Plantar Fasciitis Treatment in Gastonia, Concord, Charlotte, Albemarle & Salisbury, NC

Plantar fasciitis treatment in the Gastonia, NC 28054; Salisbury, NC 28144; Albemarle, NC 28001; Charlotte, NC 28215; Concord, NC 28025 areasPlantar fasciitis affects the plantar regions of the foot, namely the heel, arch, and midfoot. When too much stress is put on the plantar fascia, or the connective tissue that stretches from the heel to the ball of your foot, inflammation, overtightening, and tearing may arise. This can cause foot pain. Because of plantar fasciitis, you may experience tearing with the first steps you take in the morning each day.

Causes of Plantar Fasciitis

A certain trigger that may cause stress to the plantar fascia includes poor arch support, which is brought upon by frequently walking barefoot or wearing shoes with improper arch support. Other causes include obesity or a sudden increase in weight, increased physical activity, weak foot and ankle muscles, tight calf muscles, and arthritis.

Plantar fasciitis is caused by a number of everyday activities, so understanding and assessing the condition is paramount to managing and treating it. One of the most common causes of plantar fasciitis is excessive running, especially with improper fitting or non-supportive shoes. By over exercising and running, the plantar fascia gets overworked and overstretched, eventually causing tears in the tissue and inflammation. Along with improper fitting shoes, over-pronation is a common cause of plantar fasciitis. By not having the right shoes to correct this issue, once again the plantar fascia becomes overstretched and starts to tear, causing the inflammation.

Despite the common causes of plantar fasciitis, there are many different treatment options. For less severe cases, conservative home remedies such as taking anti-inflammatory drugs to alleviate pain, applying ice packs to the bottom of your foot and heel, slowly stretching and exercising your feet to re-strengthen the tissue, and using orthotic devices to overcome issues such as over-pronation are all ways to help manage your plantar fasciitis.

Symptoms of Plantar Fasciitis

If you’re feeling pain after sitting, walking, or standing for a long period of time, as well as when you first step out of bed or climb stairs, you may be showing signs of plantar fasciitis. To know for sure what’s causing you pain, it’s best that you get an x-ray taken of your foot.

Treatment for plantar fasciitis depends on the severity of the specific case of the condition. Ice massage applications may be used to reduce pain and inflammation. Physical therapy is often used to treat plantar fasciitis, and this may include stretching exercises. Another treatment option is anti-inflammatory medication, such as ibuprofen.

Because plantar fasciitis is known to worsen over time, it’s recommended that you meet with a podiatrist as soon as possible for a proper diagnosis and advised treatment plan.

Stretches for Plantar Fasciitis

Plantar Fasciitis (FAQs)

What is plantar fasciitis?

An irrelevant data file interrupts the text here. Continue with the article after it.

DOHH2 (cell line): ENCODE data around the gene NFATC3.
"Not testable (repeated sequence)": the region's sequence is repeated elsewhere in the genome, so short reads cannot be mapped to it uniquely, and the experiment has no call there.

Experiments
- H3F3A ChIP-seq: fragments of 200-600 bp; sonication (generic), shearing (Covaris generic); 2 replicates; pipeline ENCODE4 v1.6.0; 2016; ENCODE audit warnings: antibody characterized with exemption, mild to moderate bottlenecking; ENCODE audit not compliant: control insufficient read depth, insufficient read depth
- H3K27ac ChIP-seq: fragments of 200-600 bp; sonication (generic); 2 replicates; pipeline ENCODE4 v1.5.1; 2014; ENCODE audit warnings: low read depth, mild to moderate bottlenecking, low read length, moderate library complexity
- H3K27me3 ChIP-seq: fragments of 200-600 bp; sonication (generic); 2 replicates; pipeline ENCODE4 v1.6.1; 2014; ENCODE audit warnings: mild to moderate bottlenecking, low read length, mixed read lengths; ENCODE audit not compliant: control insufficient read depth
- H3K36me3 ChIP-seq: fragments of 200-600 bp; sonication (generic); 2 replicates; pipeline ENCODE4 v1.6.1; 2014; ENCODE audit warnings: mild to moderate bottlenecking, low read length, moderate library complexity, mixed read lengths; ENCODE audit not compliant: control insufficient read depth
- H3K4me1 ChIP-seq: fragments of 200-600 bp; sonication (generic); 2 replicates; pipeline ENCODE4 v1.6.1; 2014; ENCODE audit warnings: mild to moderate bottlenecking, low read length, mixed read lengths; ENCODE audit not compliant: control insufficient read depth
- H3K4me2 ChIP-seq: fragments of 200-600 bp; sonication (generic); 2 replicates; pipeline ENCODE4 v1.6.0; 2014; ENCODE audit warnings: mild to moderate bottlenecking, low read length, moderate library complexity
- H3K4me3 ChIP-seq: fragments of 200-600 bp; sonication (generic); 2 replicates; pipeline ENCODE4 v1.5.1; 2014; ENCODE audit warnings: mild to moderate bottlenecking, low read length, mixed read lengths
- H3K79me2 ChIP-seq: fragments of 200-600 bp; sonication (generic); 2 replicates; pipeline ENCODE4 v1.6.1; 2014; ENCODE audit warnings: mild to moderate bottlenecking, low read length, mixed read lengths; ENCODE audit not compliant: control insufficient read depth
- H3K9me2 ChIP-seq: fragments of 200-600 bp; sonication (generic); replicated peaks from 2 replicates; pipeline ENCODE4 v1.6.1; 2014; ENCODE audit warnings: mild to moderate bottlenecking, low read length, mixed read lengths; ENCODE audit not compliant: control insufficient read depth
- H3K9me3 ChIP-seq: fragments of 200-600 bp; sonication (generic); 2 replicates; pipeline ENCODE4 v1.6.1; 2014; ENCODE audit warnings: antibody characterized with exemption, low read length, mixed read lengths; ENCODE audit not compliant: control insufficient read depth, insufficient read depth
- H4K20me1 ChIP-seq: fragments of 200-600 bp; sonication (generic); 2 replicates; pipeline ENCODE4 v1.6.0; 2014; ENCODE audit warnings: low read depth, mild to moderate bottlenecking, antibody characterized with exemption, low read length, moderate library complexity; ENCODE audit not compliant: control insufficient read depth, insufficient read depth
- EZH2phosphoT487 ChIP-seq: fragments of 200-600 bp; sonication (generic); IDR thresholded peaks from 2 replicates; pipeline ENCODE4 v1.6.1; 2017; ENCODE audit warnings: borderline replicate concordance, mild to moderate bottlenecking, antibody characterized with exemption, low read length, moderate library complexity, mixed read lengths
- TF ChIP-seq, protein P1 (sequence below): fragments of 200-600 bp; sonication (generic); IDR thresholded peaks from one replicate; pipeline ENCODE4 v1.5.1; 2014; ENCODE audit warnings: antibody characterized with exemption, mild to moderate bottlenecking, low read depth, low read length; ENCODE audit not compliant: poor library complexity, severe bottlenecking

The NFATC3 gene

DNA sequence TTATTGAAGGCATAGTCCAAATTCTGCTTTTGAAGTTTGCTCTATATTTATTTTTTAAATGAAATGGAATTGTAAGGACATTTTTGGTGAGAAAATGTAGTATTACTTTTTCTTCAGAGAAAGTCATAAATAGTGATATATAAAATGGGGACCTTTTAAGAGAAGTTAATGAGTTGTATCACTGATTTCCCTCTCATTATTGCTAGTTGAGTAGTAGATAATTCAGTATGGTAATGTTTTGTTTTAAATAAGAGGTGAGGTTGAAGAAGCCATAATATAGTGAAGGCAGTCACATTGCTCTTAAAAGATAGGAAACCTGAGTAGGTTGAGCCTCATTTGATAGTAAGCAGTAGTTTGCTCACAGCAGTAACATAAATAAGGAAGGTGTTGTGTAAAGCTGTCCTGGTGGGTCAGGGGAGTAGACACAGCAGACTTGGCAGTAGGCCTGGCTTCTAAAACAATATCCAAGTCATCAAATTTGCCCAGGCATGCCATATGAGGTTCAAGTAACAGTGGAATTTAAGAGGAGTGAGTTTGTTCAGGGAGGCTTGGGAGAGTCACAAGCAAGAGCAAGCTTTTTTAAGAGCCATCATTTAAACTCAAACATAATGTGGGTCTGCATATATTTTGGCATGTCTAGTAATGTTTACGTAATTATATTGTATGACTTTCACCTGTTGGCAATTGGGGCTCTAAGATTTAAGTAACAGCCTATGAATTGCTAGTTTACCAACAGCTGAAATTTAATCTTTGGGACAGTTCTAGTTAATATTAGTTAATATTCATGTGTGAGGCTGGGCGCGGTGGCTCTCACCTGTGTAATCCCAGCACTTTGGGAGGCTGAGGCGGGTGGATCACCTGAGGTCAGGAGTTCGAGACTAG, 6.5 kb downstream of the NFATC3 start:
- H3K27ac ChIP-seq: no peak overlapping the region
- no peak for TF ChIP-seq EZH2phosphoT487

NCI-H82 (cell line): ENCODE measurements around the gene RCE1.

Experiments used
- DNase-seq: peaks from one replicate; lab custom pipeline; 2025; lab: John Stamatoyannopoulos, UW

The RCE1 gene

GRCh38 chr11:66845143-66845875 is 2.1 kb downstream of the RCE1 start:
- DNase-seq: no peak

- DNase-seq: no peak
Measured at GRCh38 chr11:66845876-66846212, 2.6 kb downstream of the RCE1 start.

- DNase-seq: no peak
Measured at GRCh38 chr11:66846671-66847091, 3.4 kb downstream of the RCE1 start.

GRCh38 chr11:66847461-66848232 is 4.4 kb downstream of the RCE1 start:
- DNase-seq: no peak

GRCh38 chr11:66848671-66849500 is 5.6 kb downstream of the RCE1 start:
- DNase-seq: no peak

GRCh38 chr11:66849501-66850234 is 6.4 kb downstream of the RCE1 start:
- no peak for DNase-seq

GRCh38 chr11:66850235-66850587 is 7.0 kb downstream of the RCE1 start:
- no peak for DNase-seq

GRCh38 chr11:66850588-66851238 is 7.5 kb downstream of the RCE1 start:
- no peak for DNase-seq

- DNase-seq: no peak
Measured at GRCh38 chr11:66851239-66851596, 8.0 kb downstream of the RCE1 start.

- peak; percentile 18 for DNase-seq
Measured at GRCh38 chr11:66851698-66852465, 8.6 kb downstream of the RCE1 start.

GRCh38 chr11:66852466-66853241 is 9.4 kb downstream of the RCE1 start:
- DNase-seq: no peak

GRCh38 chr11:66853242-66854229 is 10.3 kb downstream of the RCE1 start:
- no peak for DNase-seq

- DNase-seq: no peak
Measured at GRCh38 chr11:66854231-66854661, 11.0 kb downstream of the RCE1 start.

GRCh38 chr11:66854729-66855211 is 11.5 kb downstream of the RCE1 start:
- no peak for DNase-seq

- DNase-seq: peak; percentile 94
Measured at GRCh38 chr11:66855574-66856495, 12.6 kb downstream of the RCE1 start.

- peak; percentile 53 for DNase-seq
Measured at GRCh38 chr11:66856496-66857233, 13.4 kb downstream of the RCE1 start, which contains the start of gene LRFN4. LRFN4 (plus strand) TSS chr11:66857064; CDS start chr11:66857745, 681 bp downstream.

Plantar fasciitis is a common foot injury in which the plantar fascia, a ligament that runs along the bottom of the foot and connects the heel bone to the toes, becomes inflamed. The inflammation is a natural, but often painful, response to small tears along the plantar fascia.
What are the symptoms of plantar fasciitis?
The hallmark symptoms of plantar fasciitis is heel pain. The pain may be localized to the bottom of the heel, or it may affect the entire heel and even the arch of the foot. The pain may be dull, sharp, burning, or aching. It is usually at its worst upon first arising in the morning or when taking your first few steps after a long rest. Pain usually goes away during physical activity, but comes back afterwards. The heel may also be swollen and stiff, and the Achilles tendon may feel tight. Left untreated, plantar fasciitis symptoms can become chronic.
What causes plantar fasciitis?
Plantar fasciitis is usually caused by repetitive overuse from running or other sports activities, or from wearing shoes that do not fit properly. People who have flat feet or high arches, are overweight or obese, work or exercise on hard surfaces, or stand for prolonged periods of time are at an increased risk of sustaining this injury.
How do you treat plantar fasciitis?
Plantar fasciitis is initially treated through conservative measures. These may include resting and icing the affected foot, doing stretching exercises, wearing supportive shoes or orthotics, and taking over the counter medications to ease pain. If these treatments fail, the next steps may include padding, taping, or strapping the affected foot to support it and reduce strain on the plantar fascia, corticosteroid injections into the foot to relieve pain, or immobilizing the foot while it heals. In a small percentage of people, plantar fasciitis does not respond to conservative treatments and requires surgical intervention.
Can you still exercise if you have plantar fasciitis?
You can still exercise if you have plantar fasciitis. In fact, exercise is encouraged. However, you should choose activities that don’t strain the plantar fascia. These may include low-impact exercises like swimming, cycling, or yoga, and special foot stretches to strengthen your plantar fascia and aid your recovery.

 

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Advanced Podiatric Procedures & Services in the Concord, NC 28025, Charlotte, NC 28215, Albermarle, NC 28001, Gastonia, NC 28054 & Salisbury, NC 28144 areas